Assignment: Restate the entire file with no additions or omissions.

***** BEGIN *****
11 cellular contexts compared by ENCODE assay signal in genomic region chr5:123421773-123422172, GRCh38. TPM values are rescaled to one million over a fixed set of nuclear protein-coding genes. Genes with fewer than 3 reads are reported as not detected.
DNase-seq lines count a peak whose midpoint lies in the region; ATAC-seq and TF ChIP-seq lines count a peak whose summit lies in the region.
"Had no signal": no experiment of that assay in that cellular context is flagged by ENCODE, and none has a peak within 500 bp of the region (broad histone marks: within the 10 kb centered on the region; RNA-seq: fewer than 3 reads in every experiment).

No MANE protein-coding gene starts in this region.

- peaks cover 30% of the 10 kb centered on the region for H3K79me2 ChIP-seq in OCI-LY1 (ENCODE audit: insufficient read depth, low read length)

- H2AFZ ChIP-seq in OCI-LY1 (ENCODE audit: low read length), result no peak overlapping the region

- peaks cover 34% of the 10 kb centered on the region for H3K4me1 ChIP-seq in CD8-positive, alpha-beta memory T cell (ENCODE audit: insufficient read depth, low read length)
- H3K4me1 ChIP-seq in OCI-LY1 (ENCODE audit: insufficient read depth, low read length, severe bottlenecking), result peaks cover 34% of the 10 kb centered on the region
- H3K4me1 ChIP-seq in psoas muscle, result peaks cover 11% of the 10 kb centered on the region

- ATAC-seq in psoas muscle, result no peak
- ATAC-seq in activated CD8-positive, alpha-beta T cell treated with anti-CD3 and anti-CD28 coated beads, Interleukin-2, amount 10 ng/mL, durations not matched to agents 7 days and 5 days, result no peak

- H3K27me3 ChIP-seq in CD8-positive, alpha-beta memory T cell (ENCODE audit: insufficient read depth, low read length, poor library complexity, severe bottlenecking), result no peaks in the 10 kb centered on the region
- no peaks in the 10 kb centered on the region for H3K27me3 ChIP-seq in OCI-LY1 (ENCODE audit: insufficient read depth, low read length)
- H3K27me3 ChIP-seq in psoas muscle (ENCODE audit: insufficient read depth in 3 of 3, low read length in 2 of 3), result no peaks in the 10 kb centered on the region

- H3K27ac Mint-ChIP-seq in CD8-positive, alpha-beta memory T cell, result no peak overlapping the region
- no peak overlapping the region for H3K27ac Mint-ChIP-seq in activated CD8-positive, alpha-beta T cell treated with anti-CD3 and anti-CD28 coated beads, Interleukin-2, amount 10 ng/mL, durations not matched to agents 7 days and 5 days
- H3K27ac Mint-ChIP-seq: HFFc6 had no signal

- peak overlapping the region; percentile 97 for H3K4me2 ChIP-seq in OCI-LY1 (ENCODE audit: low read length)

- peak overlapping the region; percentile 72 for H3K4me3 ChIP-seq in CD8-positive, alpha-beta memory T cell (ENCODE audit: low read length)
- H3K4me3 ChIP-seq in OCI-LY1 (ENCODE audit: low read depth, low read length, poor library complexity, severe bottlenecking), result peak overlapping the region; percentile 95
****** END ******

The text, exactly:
11 cellular contexts compared by ENCODE assay signal in genomic region chr5:123421773-123422172, GRCh38. TPM values are rescaled to one million over a fixed set of nuclear protein-coding genes. Genes with fewer than 3 reads are reported as not detected.
DNase-seq lines count a peak whose midpoint lies in the region; ATAC-seq and TF ChIP-seq lines count a peak whose summit lies in the region.
"Had no signal": no experiment of that assay in that cellular context is flagged by ENCODE, and none has a peak within 500 bp of the region (broad histone marks: within the 10 kb centered on the region; RNA-seq: fewer than 3 reads in every experiment).

No MANE protein-coding gene starts in this region.

- peaks cover 30% of the 10 kb centered on the region for H3K79me2 ChIP-seq in OCI-LY1 (ENCODE audit: insufficient read depth, low read length)

- H2AFZ ChIP-seq in OCI-LY1 (ENCODE audit: low read length), result no peak overlapping the region

- peaks cover 34% of the 10 kb centered on the region for H3K4me1 ChIP-seq in CD8-positive, alpha-beta memory T cell (ENCODE audit: insufficient read depth, low read length)
- H3K4me1 ChIP-seq in OCI-LY1 (ENCODE audit: insufficient read depth, low read length, severe bottlenecking), result peaks cover 34% of the 10 kb centered on the region
- H3K4me1 ChIP-seq in psoas muscle, result peaks cover 11% of the 10 kb centered on the region

- ATAC-seq in psoas muscle, result no peak
- ATAC-seq in activated CD8-positive, alpha-beta T cell treated with anti-CD3 and anti-CD28 coated beads, Interleukin-2, amount 10 ng/mL, durations not matched to agents 7 days and 5 days, result no peak

- H3K27me3 ChIP-seq in CD8-positive, alpha-beta memory T cell (ENCODE audit: insufficient read depth, low read length, poor library complexity, severe bottlenecking), result no peaks in the 10 kb centered on the region
- no peaks in the 10 kb centered on the region for H3K27me3 ChIP-seq in OCI-LY1 (ENCODE audit: insufficient read depth, low read length)
- H3K27me3 ChIP-seq in psoas muscle (ENCODE audit: insufficient read depth in 3 of 3, low read length in 2 of 3), result no peaks in the 10 kb centered on the region

- H3K27ac Mint-ChIP-seq in CD8-positive, alpha-beta memory T cell, result no peak overlapping the region
- no peak overlapping the region for H3K27ac Mint-ChIP-seq in activated CD8-positive, alpha-beta T cell treated with anti-CD3 and anti-CD28 coated beads, Interleukin-2, amount 10 ng/mL, durations not matched to agents 7 days and 5 days
- H3K27ac Mint-ChIP-seq: HFFc6 had no signal

- peak overlapping the region; percentile 97 for H3K4me2 ChIP-seq in OCI-LY1 (ENCODE audit: low read length)

- peak overlapping the region; percentile 72 for H3K4me3 ChIP-seq in CD8-positive, alpha-beta memory T cell (ENCODE audit: low read length)
- H3K4me3 ChIP-seq in OCI-LY1 (ENCODE audit: low read depth, low read length, poor library complexity, severe bottlenecking), result peak overlapping the region; percentile 95